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England riots 10 years on: arrested protestors find a voice in augmented reality work

Baff Akoto’s Up:Rise piece can be accessed via QR codes on posters in London, Liverpool and Bristol

The 2011 UK riots engulfed several cities across England Courtesy of Up:Rise/Baff Akoto

A new augmented reality piece by the Ghanaian-UK artist and filmmaker Baff Akoto will revisit the England riots of 2011—one of Britain’s most unsettling and violent recent historical events—which erupted across several English cities following the shooting of Mark Duggan in Tottenham, North London.

The shooting of 29-year-old Duggan on 4 August a decade ago, and the subsequent handling of the incident by police, sparked some of the biggest riots in modern English history, resulting in five deaths and more than 3,000 arrests over the course of five days (6-10 August).

Akoto’s AR work, Up:Rise (from 6 August), can be accessed by scanning QR codes on posters placed in London, Liverpool, Bristol, Manchester and Birmingham. The piece includes archive footage and testimonies from those who participated in the riots nationwide including people who were arrested and convicted.

Baff Atoko

Up:Rise frames this tenth anniversary as a moment to examine the legacy of the 2011 Riots on modern Britain, Akoto says. Smartphones were in their infancy, Instagram was less than a year old and some of the rioters communicated through encrypted messaging on now defunct Blackberry phones.

“Whether it's the now ubiquitous mobile and digital technologies central to our everyday lives, or how technology and social networks have accelerated and amplified movements like #MeToo, the school strikes for climate change or marching for Black Lives in the face of fatal police violence, the seeds of modern mainstream discourse in this country can all be identified in the complex social and structural elements which combined to cause the unprecedented nationwide spread of rioting in 2011,” Akoto argues.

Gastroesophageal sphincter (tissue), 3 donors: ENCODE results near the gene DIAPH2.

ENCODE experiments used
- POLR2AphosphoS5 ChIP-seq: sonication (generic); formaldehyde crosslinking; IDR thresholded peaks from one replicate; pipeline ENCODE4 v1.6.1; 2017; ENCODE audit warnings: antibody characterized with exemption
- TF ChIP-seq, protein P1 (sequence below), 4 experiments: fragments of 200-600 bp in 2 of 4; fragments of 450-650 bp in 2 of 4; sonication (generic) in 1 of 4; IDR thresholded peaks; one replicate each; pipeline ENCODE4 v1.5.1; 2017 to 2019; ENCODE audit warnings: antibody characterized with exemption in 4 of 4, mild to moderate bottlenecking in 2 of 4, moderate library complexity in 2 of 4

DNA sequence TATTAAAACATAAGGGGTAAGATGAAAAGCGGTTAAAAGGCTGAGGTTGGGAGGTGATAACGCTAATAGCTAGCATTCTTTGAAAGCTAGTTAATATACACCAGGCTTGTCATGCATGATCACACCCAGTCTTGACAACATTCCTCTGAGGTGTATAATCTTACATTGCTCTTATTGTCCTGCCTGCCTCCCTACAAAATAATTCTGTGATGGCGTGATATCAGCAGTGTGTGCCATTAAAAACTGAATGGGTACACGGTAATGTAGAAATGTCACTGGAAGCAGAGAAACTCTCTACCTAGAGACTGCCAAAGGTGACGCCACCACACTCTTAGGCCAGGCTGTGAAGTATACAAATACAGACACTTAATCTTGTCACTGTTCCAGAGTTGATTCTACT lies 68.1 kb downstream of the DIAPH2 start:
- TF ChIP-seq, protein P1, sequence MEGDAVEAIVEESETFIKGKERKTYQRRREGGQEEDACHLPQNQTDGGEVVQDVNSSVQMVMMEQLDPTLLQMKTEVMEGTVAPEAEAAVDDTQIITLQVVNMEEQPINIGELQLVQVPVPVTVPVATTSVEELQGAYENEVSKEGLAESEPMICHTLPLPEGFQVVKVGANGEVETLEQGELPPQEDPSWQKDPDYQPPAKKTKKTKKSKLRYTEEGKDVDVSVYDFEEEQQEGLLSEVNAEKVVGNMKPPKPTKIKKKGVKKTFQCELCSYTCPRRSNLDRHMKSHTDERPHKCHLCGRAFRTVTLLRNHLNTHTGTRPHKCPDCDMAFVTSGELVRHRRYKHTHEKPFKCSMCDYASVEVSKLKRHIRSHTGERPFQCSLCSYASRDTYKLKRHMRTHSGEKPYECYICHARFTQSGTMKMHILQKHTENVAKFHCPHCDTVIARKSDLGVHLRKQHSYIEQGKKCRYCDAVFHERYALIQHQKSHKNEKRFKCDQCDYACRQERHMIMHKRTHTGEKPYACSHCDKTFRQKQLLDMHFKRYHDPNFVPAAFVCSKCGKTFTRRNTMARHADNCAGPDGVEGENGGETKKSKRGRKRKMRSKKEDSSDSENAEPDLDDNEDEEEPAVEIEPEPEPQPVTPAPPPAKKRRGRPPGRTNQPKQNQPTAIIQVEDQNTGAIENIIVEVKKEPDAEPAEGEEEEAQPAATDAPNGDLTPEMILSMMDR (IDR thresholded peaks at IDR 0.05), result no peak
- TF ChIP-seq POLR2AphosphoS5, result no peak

The riots, which engulfed England under the leadership of former Tory prime minister David Cameron, can be set in an historical context, says the artist. “There is a history of disenfranchised people rising up in this country to riot repeatedly through history. That’s why I don’t see 2011 as an isolated moment; the deep-seated underlying factors which fuelled those moments are still here.”

Data research analysis carried out by the Guardian shows that the conditions that fuelled the upheaval still exist with the national budget for youth services cut by £372m between 2010 and 2020. Meanwhile, in 2019-20 Black people were 8.9 times more likely to be searched by the police than white people as part of the notorious “stop and search” strategy.

The project is accompanied by a series of talks at The Bernie Grant Arts Centre in London, The Bluecoat and FACT in Liverpool, and at the BOM centre (Birmingham Open Media) in Birmingham. On 6 August, a live and virtual discussion—entitled How a community narrative became a national conversation—looks at “how the seeds were planted for communities nationwide to stand in solidarity during August 2011”.

Up:Rise Creators meanwhile is a programme created for young people nationwide to explore themes raised by the augmented reality piece. Events include a radio takeover with Emma Mendez from New Style Radio on 11 August, which explores how resistance manifests in local communities. “This art work and the public programming around its exhibition is about revisiting the headlines of 2011 and diving into those events in a more critical and expansive way,” Akoto adds.

The piece is partly funded by Arts Council England and the retail giant Gap, which might be considered an incongruous choice. “Gap is interesting because they’re not exclusive, it’s an accessible brand which aligns very much with the ethos behind Up:Rise. I don’t want to put up this conversation behind a wall, the idea is to make it accessible to non-traditional art audiences,” Akoto says.

He stresses that his use of augmented reality for this piece is intended to take the art out of white cubes and put it in the streets. “I’m not making this just for the art crowd. Digital public art can, and should, reach further.”